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Tag Archives: July 4th weekend

That’s What Prayer is For

My father immigrated to the United States from Lithuania as a child. While growing up, my father demonstrated a stoic personality that was typical from this region of Europe. Over the last 20 years, I’ve noticed the softening of my dad’s heart. This past weekend was a glimpse of this appreciation for life during a comment he made prior to saying grace. As my children and daughter in law spent July 4th weekend at his home, he was thankful for what my family has become.

Truly I tell you, whoever says to this mountain, Be lifted up and thrown into the sea! and does not doubt at all in his heart but believes that what he says will take place, it will be done for him. 24 For this reason I am telling you, whatever you ask for in prayer, believe (trust and be confident) that it is granted to you, and you will [get it], Mark 11:23-24.

This wasn’t always the case as all families experience rough patches throughout the course of life. While listening to a sermon a decade ago, I was overwhelmed by a spirit of conviction. I went a year without a strong prayer life, aimlessly treating prayer like a shopping list. Following a Saturday afternoon Bible Study, I made a vow to consistently lift up my children and family in prayer. What my father observed was simply 10 years of answered prayers.

And whenever you stand praying, if you have anything against anyone, forgive him and let it drop (leave it, let it go), in order that your Father Who is in heaven may also forgive you your [own] failings and shortcomings and let them drop, Mark 11:25.

One of the apostle Paul’s missionary helpers recalls a conversation that Jesus had with his disciples. The context of this discussion was about the potential of prayer when attached with belief. Prayer is designed to remove the barriers, obstacles and mountains that stand in your way. However, there are times when prayer must be delayed until you take care of personal matters. Once reconciliation occurs or restoration is underway, prayer can continue as you exercise your faith.

by Jay Mankus

The HEART of the Matter

Recently, the media has been quick to jump to conclusions, especially when current events align with liberal talking points.  The recent feeding frenzy began following a church shooting during a Bible Study at a Methodist Church in Charleston, South Carolina.  Sadly, nine dead African Americans are being used as a political pawn to accomplish a specific agenda, ban the Confederate Flag.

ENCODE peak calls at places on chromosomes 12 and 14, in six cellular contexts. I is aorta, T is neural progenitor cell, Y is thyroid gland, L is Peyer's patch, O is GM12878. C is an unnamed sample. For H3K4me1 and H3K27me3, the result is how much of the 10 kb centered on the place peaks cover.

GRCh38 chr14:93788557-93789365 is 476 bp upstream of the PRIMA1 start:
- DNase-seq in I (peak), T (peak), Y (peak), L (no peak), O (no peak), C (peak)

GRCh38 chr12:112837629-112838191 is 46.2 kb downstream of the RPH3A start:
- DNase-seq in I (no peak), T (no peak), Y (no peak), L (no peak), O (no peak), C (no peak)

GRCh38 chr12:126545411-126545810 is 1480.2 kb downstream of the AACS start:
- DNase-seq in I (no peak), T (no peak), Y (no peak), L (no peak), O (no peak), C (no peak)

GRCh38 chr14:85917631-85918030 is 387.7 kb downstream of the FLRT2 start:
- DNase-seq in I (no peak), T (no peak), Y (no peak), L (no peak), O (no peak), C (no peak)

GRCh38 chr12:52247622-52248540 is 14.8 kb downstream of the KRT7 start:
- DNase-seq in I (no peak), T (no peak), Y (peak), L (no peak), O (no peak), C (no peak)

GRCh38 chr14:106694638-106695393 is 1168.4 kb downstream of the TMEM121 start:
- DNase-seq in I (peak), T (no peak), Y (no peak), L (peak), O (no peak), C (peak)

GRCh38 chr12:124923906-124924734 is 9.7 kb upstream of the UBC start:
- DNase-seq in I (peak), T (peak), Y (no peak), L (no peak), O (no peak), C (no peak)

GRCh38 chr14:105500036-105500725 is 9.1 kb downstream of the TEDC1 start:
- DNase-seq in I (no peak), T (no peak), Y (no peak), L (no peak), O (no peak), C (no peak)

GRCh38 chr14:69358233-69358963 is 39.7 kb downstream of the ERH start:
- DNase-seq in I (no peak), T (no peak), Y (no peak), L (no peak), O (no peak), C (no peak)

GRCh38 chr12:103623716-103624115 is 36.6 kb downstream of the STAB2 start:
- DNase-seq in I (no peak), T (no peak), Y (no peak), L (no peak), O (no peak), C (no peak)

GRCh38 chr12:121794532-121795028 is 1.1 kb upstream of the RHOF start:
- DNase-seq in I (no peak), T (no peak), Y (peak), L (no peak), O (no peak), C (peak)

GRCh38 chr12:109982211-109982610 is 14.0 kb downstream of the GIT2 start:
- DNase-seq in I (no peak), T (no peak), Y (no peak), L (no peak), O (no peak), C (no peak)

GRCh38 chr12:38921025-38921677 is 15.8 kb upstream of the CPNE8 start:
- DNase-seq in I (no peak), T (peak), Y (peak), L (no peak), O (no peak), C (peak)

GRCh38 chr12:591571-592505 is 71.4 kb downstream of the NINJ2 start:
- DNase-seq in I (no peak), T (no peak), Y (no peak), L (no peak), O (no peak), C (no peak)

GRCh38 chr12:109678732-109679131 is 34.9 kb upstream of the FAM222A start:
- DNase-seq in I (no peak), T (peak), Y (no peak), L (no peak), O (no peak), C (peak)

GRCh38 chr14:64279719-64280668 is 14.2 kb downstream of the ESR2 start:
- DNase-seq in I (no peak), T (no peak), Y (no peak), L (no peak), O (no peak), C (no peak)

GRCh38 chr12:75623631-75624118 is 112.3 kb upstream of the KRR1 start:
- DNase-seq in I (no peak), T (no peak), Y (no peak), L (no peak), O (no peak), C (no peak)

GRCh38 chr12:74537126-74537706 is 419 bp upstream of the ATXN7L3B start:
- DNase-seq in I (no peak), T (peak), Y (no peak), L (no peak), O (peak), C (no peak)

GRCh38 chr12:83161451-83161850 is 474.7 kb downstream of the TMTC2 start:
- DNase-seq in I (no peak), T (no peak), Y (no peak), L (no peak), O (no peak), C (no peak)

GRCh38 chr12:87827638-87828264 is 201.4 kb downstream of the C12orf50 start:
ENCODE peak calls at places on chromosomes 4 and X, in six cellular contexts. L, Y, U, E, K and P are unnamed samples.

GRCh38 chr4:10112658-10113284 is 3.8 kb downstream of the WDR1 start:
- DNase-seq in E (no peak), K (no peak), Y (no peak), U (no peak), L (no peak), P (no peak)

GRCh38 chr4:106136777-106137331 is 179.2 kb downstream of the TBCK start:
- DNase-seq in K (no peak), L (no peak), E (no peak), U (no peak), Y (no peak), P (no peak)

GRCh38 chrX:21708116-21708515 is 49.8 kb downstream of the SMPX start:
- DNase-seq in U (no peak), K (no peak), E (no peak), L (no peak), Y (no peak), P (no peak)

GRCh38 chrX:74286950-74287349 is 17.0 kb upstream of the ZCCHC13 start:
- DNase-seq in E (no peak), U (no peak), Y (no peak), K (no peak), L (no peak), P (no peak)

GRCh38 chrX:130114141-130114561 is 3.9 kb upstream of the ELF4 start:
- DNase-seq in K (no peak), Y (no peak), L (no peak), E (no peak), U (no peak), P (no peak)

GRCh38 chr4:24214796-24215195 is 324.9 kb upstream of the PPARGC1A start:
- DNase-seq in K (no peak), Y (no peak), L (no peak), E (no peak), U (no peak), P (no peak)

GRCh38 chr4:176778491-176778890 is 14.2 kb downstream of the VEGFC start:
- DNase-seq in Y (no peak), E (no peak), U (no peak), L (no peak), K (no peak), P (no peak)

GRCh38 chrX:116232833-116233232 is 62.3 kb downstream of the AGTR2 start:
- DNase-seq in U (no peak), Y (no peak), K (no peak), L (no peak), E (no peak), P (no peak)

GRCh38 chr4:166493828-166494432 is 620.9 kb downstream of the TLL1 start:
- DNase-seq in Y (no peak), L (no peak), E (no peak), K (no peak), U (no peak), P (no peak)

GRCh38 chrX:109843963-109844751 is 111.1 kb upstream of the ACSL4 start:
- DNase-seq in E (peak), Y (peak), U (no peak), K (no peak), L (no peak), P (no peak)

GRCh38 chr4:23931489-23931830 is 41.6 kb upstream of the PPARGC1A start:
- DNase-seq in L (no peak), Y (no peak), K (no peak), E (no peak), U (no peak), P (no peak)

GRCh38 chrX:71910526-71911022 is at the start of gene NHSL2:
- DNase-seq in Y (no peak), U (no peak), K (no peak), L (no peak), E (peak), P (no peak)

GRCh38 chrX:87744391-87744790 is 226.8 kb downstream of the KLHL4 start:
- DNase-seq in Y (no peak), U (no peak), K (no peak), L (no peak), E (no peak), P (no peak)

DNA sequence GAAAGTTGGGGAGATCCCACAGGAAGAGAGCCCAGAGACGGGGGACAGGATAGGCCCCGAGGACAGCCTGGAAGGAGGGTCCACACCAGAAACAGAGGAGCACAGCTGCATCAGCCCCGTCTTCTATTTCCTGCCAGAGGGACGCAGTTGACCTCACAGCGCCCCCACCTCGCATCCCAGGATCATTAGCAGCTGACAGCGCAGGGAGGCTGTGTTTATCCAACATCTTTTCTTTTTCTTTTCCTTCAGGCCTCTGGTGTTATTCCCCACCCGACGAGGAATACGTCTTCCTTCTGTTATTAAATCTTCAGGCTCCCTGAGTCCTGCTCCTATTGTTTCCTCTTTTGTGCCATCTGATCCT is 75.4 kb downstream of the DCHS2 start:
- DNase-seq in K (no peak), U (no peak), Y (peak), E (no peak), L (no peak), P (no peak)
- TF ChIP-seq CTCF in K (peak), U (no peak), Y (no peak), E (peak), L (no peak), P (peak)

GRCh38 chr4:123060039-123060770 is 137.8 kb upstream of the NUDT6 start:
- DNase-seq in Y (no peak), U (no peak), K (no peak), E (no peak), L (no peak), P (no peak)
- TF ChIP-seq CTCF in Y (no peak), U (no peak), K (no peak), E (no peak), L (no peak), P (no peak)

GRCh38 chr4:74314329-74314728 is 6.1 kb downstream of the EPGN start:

A good man brings good things out of the good stored up in his heart, and an evil man brings evil things out of the evil stored up in his heart. For the mouth speaks what the heart is full of, Luke 6:45.

Since June 17, the night of these murders, anyone who displays, owns or doesn’t condemn this flag has been labeled an accessory to this hate crime.  Afraid of negative press, P.G.A. star Bubba Watson decided to paint over the flag on his General Lee, Nascar offered fans attending the July 4th weekend race at Daytona American flags in exchange for Confederate ones and several in the south have removed this symbol from state buildings and court houses.  While this act of terror on Christians is an awful tragedy, the human heart is the main culprit not a flag.

The heart is deceitful above all things and beyond cure. Who can understand it? – Jeremiah 17:9

During debates with religious leaders and discussions with his own twelve disciples, Jesus proclaimed that what comes out of a man or woman makes them unclean.  Hearts set on evil are like ticking time bombs ready to explode.  Whether killers display a Confederate flag or swastika, acts are conceived by angry hearts according to Jesus, Matthew 5:21-22.  There will always be opinions which have some valid points.  However, owning the Confederate flag doesn’t make you anti-Christian or anti-black.  Rather, those who are raised and taught to embrace bigotry are planting seeds of evil for future actions.  May those filled with hatred receive a spiritual heart transplant to insure future attacks will cease.

by Jay Mankus

 

 

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